"The cable car is a way of conserving the sanctuary," says Juan Carlos Cristobal, who heads the project for the company Machu Picchu Cable Car. "It's the opposite of what everyone is saying."

and cons

But archaeologists, academics, congress people, and many concerned citizens complain that this modern-day contraption will not only be intrusive, but will threaten the ruins as well.

"The company told us they'd paint the cables and the cars green to blend in with the mountainside," says David Ugarte, a leader of the National Foundation for the Defense of the Machu Picchu Historic Sanctuary. "But that's not really the point."

In September, the New York-based World Monument Fund named Machu Picchu as one of the 100 endangered monuments of the world, citing the proposed cable car as one the threats. And a report issued by the International Council on Monuments and Sites said the new plans will increase the number of tourists to the site from 300,000 per year to 1.5 million.

Critics also point out that two faults run through the sanctuary, and that the land in the area is prone to landslides. They say that the project would jeopardize the stability of the ruins.

Opponents of the project also insist that the auction for the rights to construct and operate the cable car was characterized by an air of backroom dealing, little advance notice, and a number of procedural irregularities.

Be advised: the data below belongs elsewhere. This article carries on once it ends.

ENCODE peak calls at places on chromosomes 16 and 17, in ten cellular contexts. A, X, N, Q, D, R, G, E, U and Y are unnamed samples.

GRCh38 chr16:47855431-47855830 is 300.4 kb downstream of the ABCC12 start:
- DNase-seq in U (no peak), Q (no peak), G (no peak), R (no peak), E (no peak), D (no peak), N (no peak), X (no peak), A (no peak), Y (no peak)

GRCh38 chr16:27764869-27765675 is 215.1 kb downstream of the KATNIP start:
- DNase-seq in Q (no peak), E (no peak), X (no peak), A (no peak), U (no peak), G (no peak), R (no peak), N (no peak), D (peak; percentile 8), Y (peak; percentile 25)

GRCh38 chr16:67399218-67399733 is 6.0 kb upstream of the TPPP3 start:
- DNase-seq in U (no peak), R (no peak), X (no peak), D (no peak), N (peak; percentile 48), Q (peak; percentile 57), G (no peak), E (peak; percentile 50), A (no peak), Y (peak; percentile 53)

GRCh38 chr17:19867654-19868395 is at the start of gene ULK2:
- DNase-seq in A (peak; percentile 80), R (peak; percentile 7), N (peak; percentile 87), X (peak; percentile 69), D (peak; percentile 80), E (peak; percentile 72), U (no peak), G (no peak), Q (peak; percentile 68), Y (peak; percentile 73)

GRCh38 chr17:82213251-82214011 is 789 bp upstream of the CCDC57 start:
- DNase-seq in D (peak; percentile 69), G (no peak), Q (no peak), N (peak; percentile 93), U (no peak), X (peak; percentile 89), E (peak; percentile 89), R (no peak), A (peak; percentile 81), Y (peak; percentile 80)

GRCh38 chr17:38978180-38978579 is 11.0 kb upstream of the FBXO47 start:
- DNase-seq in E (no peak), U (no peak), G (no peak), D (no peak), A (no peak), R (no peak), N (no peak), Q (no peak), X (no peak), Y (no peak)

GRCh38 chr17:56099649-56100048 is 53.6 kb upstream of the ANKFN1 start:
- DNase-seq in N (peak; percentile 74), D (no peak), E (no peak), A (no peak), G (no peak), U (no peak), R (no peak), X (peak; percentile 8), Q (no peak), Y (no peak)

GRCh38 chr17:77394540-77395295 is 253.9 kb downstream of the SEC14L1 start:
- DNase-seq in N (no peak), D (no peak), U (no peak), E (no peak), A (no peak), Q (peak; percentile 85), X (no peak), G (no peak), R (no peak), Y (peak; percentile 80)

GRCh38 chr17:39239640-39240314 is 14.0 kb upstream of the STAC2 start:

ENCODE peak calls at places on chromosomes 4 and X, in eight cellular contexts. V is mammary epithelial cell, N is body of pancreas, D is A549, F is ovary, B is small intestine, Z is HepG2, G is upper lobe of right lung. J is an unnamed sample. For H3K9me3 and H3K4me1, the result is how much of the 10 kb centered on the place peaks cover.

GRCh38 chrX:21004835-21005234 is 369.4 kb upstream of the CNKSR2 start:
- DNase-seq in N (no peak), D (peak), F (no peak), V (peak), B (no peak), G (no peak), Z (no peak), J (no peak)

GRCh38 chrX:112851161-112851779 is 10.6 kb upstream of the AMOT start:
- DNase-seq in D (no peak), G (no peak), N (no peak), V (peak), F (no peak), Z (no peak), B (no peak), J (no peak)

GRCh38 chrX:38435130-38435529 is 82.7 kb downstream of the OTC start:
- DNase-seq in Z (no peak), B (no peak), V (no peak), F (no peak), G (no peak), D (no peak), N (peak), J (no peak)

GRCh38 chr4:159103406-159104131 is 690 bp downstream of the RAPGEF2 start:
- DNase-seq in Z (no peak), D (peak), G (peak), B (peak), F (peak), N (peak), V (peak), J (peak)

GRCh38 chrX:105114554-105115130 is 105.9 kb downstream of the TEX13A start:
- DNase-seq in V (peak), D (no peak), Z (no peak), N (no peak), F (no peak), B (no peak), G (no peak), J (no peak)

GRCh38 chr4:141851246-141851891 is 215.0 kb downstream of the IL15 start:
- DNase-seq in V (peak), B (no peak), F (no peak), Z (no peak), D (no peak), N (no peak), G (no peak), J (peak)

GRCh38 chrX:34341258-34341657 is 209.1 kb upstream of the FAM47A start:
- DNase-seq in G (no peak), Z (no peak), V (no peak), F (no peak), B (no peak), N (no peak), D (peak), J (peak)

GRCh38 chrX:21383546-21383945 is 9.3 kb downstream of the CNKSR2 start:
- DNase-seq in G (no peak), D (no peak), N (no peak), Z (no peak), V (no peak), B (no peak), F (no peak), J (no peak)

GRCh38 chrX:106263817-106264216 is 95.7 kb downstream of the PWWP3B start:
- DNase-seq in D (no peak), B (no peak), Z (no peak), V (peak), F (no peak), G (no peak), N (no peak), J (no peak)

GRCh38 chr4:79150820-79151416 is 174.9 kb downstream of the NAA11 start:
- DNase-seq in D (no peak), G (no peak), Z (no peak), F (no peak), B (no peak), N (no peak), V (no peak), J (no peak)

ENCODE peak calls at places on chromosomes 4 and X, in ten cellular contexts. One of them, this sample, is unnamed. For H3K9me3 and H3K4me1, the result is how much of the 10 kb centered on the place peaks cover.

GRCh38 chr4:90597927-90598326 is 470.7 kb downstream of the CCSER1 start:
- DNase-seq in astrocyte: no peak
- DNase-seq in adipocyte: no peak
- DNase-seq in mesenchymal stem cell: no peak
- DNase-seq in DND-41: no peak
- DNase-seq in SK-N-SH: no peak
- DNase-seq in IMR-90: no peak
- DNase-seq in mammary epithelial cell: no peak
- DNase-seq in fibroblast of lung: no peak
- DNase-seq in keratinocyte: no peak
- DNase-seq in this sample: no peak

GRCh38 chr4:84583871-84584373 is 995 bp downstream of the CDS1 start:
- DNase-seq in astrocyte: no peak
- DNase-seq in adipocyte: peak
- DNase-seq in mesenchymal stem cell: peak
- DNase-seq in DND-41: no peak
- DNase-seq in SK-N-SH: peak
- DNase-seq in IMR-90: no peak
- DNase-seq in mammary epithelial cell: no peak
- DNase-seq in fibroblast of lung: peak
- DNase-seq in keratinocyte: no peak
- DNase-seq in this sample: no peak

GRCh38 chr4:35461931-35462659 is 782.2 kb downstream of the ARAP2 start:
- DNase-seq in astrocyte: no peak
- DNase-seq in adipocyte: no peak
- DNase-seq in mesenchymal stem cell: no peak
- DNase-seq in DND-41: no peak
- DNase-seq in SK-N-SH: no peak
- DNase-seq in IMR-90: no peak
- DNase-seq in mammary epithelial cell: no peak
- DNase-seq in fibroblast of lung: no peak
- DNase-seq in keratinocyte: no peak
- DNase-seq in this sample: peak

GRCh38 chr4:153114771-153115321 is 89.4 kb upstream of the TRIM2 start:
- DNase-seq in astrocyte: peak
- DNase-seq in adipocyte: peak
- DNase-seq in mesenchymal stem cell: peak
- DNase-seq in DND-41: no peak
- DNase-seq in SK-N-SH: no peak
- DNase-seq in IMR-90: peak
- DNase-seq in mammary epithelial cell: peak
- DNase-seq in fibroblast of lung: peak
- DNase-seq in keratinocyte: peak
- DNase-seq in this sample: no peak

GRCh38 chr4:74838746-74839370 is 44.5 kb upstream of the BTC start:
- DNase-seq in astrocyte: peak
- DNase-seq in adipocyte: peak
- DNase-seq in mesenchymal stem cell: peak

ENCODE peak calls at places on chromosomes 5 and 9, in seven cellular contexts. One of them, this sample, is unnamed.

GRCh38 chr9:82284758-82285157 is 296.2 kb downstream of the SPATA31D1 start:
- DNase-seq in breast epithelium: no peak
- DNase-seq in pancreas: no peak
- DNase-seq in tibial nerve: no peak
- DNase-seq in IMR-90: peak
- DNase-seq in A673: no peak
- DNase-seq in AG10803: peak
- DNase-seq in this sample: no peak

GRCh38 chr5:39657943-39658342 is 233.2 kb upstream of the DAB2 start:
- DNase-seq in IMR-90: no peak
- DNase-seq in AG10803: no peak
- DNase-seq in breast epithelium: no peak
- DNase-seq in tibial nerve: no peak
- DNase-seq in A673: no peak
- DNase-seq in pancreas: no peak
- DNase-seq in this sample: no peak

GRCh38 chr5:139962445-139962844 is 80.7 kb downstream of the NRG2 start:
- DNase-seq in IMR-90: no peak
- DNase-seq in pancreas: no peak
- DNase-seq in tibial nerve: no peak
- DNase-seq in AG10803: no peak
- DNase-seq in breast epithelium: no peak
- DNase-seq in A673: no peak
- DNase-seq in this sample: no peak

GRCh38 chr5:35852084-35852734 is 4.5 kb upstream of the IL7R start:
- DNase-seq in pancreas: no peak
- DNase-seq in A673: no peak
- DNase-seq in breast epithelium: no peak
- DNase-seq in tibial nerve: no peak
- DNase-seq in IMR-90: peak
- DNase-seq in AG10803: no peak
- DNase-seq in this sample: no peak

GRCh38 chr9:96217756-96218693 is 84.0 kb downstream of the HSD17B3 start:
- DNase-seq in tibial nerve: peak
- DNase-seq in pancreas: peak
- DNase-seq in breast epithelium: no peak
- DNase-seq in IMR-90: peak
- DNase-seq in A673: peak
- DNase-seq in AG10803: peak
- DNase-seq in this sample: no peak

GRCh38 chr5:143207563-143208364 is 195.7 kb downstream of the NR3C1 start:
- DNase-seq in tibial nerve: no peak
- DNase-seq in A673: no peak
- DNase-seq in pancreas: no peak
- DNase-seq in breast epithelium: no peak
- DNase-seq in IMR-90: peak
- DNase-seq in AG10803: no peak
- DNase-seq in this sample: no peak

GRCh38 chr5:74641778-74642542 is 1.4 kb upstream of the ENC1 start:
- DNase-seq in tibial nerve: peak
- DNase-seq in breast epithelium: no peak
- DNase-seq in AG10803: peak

They also complain that the company that won is a subsidiary of another that is taking over the high-end tourist business in and around the ruins. Machu Picchu Cable Car, the only company to bid at last year's auction, won the rights to be sole operator of the cable car for 25 years in exchange for constructing it at an estimated $8 million to $10 million.

But construction has not yet begun. The government hasn't approved the company's environmental and archaeological impact analysis.

"The whole thing was done in reverse," says Oscar Llerena of the Cuzco office of the governmental National Culture Institute. "Before doing any technical assessment or getting approval for the project, it was auctioned off, and someone won."

Mr. Llerena says the government has since received the company's impact analysis but returned it after reading only to the third page. "It was a hack job. It had no weight and no seriousness," he says. "The company has been told to turn in something more complete, serious, and likely to be approved."

But critics are hoping the project will never get that far. Within the next couple of months the UNESCO mission will analyze its findings and submit a report to the world heritage committee, which will render an opinion on the project.

While the committee's opinion is non-binding, the director of the government committee that held the auction for the cable car has said the project won't go ahead without UNESCO approval.

(c) Copyright 1999. The Christian Science Publishing Society